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The country’s older people have, for years, been deprived of service delivery, including housing, education, employment and other socio-economic opportunities, yet they bear the brunt of the movements and patterns of society.
Statistics SA found during a general household survey last year, that older people are continuously affected by factors including poverty and migration, HIV and Aids, which have changed the tradition of younger generations taking care of the elderly.
The recently released report found that the older generation, who fall in the category of people aged over 60, are increasingly faced with the burden of caring for and supporting their families.
The report found that the number of families headed by older people had increased from 18.7 percent in 2002 to 20.6 percent last year.
Approximately 60 percent of households headed by older persons were three-generational, while 5.6 percent were skip-generational, characterised by the missing parents of children being cared for by grandparents.
A look into their relationship status found that the likelihood of being married or living together, or never being married decreased with age. Individuals, the report said, were more likely to be separated, divorced or widowed by the time they reached their 70s.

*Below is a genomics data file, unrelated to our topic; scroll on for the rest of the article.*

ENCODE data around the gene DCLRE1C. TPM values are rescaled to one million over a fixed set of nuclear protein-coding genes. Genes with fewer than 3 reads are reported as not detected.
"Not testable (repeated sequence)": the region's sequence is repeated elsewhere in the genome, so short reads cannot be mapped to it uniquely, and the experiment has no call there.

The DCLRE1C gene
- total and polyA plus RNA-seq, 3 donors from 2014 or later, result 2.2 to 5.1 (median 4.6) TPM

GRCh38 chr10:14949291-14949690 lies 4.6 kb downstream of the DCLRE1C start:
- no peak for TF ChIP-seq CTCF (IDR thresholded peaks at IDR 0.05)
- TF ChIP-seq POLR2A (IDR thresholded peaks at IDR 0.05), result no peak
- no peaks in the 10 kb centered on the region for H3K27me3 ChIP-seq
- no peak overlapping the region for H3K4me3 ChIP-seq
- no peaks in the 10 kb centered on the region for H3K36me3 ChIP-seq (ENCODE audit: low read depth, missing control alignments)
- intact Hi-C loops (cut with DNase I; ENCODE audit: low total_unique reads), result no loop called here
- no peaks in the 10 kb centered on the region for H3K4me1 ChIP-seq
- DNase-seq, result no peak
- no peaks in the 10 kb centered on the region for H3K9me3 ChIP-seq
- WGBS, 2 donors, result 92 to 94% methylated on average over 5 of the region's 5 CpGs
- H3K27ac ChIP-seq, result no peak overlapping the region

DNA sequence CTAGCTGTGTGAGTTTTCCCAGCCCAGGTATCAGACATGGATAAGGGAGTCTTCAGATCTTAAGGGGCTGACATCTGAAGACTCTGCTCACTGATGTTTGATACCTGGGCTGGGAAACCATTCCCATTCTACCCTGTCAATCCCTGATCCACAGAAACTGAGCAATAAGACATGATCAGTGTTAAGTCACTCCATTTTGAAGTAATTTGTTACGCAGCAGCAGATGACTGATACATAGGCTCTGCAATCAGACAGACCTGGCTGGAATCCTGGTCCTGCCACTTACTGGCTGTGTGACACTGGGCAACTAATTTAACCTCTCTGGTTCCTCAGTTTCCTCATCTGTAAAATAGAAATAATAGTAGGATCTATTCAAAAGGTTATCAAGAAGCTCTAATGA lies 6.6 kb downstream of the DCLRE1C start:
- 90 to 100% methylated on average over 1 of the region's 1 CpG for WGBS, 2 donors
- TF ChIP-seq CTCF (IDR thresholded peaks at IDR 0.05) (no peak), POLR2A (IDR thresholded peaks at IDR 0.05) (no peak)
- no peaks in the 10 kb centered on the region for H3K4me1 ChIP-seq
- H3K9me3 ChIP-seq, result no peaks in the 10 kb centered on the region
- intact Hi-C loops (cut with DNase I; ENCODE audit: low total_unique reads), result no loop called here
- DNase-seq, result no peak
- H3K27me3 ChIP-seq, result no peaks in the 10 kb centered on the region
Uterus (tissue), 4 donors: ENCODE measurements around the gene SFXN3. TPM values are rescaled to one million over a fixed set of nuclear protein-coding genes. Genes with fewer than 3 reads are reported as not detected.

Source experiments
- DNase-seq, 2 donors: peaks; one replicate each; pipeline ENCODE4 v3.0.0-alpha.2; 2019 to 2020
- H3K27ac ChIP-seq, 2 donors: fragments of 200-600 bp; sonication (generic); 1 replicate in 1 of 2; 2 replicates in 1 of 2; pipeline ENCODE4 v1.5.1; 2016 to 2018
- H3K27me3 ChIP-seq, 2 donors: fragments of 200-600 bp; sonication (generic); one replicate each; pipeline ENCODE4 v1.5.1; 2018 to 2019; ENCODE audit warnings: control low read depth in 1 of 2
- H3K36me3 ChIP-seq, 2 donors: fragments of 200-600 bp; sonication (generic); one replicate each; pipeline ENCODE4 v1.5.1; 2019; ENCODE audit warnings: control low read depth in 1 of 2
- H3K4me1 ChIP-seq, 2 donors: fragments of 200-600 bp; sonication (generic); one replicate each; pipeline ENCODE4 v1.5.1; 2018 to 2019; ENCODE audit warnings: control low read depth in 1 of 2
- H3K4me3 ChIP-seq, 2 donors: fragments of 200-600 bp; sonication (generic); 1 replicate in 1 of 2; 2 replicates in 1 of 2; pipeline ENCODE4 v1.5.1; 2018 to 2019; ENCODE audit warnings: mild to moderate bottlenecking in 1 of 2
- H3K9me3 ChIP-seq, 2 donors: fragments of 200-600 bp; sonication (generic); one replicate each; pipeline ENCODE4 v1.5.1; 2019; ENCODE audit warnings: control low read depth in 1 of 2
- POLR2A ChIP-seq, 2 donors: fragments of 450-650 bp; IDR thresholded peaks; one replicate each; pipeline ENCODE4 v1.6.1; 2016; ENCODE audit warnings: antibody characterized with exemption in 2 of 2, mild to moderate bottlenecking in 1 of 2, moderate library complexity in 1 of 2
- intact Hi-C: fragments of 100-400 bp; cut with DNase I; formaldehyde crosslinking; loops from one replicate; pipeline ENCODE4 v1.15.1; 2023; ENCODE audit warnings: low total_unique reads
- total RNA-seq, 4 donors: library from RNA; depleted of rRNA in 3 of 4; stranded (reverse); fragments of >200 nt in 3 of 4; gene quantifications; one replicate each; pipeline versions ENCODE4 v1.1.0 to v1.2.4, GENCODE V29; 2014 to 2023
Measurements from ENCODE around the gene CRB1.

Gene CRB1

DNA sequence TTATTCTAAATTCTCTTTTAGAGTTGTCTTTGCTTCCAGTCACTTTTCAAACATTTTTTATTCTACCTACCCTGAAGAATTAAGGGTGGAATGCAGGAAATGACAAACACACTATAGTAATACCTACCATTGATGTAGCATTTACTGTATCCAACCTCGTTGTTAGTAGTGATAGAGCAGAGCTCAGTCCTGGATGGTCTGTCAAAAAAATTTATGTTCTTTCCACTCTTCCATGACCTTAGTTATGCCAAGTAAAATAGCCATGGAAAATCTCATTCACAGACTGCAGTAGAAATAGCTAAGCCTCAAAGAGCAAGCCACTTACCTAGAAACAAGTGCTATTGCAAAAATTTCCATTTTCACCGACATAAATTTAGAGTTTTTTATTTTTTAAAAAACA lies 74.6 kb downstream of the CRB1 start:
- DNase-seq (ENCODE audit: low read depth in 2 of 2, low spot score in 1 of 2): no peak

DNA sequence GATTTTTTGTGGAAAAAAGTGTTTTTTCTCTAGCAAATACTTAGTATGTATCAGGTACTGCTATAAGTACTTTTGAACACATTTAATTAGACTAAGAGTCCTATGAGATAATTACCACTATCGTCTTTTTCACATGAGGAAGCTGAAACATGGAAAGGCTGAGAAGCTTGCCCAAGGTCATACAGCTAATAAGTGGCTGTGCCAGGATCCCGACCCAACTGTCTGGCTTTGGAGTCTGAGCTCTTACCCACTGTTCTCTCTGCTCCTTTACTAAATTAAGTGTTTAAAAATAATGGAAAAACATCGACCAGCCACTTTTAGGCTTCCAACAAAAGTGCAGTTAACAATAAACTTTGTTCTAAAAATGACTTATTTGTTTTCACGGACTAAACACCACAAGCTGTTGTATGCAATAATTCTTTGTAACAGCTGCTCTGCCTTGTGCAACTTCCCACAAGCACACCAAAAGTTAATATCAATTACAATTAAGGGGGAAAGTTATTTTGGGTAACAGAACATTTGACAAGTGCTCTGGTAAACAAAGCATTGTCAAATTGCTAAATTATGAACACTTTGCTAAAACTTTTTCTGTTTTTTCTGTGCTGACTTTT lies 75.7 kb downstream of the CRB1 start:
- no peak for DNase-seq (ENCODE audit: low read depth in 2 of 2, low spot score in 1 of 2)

There were noticeable differences in the patterns according to gender, with the percentage of men living with someone else decreasing from 76 percent in their 50s to 71 percent in their 70s.
The percentages of women who were still married or living with a partners dropped sharply from almost 57 percent in their 50s to 30 percent when they reached their 70s.
“This could be because women live longer than men combined with the fact that their partners are usually older,” the report said.
Inadequate family support networks could also be responsible for the high numbers of older people found to either have no partner, be divorced/widowed or separated.
Households usually rely on a variety of income sources including salaries and wages, government grants, remittances and private pensions.
Among the elderly-headed households 70 percent said grants and pensions were their main source of income.
Approximately 25 percent of these households had salaries and/or wages as their main source, while 2.5 percent relied on remittances.
As far as education goes, women in their 60s and older were found more likely to be functionally illiterate.
Fewer older people were found to have completed primary school, and less than 10 percent had post-school qualifications.